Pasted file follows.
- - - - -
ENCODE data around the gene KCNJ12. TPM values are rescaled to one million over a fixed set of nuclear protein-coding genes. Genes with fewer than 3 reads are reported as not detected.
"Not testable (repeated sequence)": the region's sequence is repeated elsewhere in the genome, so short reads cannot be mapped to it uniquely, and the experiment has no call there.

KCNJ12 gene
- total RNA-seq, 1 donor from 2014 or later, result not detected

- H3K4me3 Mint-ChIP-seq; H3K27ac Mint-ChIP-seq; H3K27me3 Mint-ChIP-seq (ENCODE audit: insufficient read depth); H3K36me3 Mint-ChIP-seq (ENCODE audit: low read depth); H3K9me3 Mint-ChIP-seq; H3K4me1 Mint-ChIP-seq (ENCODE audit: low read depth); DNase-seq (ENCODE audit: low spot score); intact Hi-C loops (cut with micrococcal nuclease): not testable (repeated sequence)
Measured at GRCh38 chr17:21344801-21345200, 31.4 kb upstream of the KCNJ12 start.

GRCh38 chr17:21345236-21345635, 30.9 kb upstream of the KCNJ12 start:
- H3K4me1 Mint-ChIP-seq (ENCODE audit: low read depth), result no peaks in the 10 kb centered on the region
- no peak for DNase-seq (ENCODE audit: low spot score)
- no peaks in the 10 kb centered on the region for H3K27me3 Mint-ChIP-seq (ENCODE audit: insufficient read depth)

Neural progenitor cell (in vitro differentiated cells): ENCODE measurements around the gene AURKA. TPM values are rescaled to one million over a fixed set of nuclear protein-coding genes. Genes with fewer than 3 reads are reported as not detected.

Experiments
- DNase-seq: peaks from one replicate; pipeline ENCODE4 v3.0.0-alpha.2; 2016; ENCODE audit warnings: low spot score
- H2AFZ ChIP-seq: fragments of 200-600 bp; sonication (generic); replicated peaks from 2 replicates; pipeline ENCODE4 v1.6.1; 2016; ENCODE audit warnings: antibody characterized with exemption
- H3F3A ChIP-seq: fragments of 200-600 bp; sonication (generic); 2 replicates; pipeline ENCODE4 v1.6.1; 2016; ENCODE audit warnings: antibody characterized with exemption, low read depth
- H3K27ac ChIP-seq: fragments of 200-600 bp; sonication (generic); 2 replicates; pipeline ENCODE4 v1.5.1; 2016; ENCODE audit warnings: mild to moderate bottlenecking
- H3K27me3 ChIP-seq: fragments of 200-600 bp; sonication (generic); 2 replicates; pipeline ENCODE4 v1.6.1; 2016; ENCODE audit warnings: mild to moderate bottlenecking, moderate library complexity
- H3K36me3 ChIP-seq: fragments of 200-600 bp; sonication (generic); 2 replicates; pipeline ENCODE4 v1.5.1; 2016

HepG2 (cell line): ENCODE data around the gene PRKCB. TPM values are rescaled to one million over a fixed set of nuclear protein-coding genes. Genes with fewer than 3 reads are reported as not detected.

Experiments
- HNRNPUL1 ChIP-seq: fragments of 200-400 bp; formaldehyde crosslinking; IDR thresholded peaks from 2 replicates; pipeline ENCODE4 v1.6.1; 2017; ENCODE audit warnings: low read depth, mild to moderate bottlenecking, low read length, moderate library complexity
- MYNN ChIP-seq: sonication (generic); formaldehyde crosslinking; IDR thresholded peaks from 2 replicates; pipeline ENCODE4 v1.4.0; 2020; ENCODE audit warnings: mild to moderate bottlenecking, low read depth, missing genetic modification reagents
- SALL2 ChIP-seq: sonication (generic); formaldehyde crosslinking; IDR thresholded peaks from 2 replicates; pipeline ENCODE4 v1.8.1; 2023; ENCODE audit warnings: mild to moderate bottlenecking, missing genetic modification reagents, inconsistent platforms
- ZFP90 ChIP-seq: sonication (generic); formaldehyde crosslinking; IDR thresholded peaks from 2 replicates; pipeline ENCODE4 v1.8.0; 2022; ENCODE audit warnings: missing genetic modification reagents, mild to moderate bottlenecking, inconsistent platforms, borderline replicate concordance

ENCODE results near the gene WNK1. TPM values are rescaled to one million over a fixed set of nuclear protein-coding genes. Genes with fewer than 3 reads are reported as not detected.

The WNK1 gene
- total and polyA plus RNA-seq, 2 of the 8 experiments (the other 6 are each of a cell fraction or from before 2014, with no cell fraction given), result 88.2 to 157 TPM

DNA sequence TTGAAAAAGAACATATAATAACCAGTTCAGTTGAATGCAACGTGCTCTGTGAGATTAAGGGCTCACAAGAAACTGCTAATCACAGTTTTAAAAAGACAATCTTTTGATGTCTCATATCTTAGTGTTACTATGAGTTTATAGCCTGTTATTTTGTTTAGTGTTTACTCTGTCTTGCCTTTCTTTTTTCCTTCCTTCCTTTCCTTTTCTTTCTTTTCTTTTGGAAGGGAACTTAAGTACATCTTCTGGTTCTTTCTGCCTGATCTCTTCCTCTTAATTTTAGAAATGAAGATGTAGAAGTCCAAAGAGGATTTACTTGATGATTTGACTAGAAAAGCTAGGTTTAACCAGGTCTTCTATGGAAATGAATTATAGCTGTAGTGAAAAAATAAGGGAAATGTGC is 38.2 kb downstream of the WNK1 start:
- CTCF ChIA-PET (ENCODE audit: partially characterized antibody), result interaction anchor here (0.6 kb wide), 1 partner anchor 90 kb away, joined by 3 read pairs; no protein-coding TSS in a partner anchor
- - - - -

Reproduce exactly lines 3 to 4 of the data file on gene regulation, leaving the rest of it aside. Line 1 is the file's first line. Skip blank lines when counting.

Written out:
KCNJ12 gene
- total RNA-seq, 1 donor from 2014 or later, result not detected